Prague Spring

period of liberalisation in Czechoslovakia from 5 January to 21 August 1968

The liberalisation and democratisation efforts of Alexander Dubchek and Czechoslovakia's Communist Party, known as Prague Spring, took place in 1968. As the Soviet Union thought that Czechoslovakia was moving away of communism, an alliance of Warsaw Pact countries (Soviet Union, Bulgaria, Poland, and Hungary) invaded Czechoslovakia on August 20-21, 1968. Immediately after the invasion, a series of protests took place in Czechoslovakia.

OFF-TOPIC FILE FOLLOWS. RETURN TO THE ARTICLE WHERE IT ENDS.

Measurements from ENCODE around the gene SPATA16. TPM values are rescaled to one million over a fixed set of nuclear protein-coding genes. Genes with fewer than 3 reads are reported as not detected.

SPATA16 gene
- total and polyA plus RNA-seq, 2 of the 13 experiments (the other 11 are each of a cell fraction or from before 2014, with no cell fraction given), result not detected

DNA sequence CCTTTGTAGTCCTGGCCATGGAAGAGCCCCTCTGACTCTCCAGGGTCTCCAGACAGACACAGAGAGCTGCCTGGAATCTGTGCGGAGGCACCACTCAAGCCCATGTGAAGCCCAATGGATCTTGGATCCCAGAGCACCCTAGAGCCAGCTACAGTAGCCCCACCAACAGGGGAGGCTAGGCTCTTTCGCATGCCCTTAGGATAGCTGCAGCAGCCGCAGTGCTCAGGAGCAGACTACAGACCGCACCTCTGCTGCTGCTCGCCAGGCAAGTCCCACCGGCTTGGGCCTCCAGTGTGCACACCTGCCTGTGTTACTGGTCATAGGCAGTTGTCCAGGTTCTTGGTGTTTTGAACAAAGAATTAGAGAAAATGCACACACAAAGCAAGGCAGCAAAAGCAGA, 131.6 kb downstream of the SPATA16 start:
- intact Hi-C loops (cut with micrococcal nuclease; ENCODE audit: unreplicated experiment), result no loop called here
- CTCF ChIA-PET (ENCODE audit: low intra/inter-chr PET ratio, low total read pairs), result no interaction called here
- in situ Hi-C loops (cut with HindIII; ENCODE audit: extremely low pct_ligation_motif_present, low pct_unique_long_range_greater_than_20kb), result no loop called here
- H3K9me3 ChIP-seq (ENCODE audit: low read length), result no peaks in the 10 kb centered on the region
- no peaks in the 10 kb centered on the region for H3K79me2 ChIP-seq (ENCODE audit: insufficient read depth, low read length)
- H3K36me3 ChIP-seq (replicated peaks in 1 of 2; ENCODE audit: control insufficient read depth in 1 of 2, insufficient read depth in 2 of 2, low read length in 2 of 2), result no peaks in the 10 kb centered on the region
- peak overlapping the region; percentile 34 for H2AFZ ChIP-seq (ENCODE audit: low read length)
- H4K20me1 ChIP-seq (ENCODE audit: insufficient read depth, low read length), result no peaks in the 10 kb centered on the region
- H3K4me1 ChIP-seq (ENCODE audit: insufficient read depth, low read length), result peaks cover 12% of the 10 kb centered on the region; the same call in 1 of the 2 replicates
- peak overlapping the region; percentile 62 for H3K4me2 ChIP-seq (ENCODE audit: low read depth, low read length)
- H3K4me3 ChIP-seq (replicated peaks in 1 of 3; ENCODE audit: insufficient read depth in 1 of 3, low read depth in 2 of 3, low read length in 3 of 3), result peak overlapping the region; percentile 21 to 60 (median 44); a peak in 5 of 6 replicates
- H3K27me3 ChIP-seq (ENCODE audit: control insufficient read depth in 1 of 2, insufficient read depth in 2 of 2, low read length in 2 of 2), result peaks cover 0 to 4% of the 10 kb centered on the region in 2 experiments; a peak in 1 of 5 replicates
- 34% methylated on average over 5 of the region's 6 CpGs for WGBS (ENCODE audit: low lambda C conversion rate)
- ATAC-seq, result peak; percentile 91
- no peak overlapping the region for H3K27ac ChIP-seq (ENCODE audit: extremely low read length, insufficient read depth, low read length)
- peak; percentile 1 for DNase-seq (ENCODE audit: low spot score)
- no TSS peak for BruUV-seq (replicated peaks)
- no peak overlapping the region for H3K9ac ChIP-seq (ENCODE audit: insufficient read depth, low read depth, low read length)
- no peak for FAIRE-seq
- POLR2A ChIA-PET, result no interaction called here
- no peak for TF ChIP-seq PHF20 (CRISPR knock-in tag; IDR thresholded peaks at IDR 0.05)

Protestors encircle two Soviet tanks, during the first days of the invasion in Czechoslovakia

Prague Spring symbolizes the experiment of establishing of a socialism with a human face, in post-war Eastern Bloc and its violent suppression from Warsaw Pact countries in August 21, 1968. The event is included in a greater series of Cold War-related unrests. Some examples are May 1968 in France, the student protests against Vietnam War and the military junta in Greece (1967-1974).

After the invasion, the most reforms who took place during Prague Spring were reversed or halted. This period after Prague Spring is known as normalization. The only exception was the federalisation of Czechoslovakia. Czechoslovakia became officially a federal country on January 1, 1969.